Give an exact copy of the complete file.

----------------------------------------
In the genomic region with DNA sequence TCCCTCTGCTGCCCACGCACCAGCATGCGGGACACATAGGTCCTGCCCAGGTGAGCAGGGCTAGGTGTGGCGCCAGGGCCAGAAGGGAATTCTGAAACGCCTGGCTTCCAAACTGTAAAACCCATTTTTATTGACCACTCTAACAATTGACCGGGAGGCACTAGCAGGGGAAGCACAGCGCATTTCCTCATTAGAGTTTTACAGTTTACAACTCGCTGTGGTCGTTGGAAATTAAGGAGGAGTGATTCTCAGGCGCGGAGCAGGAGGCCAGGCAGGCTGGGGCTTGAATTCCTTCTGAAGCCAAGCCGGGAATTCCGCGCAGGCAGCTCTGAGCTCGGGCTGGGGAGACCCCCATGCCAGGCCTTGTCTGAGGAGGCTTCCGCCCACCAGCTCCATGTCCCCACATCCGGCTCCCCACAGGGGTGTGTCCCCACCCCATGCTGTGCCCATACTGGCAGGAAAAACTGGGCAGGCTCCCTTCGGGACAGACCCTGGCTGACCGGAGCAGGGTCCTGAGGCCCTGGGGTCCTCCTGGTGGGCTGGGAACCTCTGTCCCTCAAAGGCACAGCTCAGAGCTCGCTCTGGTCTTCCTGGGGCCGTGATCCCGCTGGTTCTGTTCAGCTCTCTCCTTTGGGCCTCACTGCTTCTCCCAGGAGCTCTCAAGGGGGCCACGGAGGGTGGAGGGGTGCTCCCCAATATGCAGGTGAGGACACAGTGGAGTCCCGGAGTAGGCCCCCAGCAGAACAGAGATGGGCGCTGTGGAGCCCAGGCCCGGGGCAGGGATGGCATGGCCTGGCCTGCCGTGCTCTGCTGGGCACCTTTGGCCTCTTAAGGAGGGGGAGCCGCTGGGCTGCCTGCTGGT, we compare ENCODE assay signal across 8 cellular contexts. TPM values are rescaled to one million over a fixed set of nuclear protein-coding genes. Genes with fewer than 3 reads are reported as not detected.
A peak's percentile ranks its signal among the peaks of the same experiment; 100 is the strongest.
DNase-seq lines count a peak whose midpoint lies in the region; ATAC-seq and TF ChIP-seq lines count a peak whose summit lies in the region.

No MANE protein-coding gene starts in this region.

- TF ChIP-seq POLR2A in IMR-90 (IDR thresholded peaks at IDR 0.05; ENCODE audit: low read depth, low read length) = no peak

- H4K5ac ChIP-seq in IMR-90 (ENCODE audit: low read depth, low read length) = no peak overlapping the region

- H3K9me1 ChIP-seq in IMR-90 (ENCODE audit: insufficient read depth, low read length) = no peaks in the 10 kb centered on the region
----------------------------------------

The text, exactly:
In the genomic region with DNA sequence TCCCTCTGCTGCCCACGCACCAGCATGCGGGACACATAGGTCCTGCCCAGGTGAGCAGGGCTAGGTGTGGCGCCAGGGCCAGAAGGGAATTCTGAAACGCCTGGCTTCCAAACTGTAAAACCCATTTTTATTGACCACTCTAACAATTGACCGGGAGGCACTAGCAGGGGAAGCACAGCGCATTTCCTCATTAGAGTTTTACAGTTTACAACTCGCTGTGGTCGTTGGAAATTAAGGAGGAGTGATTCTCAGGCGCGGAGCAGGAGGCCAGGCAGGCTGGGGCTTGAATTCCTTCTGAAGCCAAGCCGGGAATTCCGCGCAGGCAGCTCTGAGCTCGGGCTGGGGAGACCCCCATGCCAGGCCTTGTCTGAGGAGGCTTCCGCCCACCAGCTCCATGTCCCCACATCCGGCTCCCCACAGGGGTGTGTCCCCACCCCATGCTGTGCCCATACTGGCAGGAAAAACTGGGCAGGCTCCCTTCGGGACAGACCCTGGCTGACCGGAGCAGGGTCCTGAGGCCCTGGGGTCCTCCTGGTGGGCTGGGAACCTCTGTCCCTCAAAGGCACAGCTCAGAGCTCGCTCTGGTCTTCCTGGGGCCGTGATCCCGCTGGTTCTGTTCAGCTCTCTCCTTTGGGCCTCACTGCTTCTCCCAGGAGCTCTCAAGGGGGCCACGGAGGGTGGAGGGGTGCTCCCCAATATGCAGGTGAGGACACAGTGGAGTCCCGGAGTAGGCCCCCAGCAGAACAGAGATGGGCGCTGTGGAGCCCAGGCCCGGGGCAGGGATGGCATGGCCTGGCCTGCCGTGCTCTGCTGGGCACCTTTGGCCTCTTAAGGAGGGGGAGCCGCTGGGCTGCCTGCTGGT, we compare ENCODE assay signal across 8 cellular contexts. TPM values are rescaled to one million over a fixed set of nuclear protein-coding genes. Genes with fewer than 3 reads are reported as not detected.
A peak's percentile ranks its signal among the peaks of the same experiment; 100 is the strongest.
DNase-seq lines count a peak whose midpoint lies in the region; ATAC-seq and TF ChIP-seq lines count a peak whose summit lies in the region.

No MANE protein-coding gene starts in this region.

- TF ChIP-seq POLR2A in IMR-90 (IDR thresholded peaks at IDR 0.05; ENCODE audit: low read depth, low read length) = no peak

- H4K5ac ChIP-seq in IMR-90 (ENCODE audit: low read depth, low read length) = no peak overlapping the region

- H3K9me1 ChIP-seq in IMR-90 (ENCODE audit: insufficient read depth, low read length) = no peaks in the 10 kb centered on the region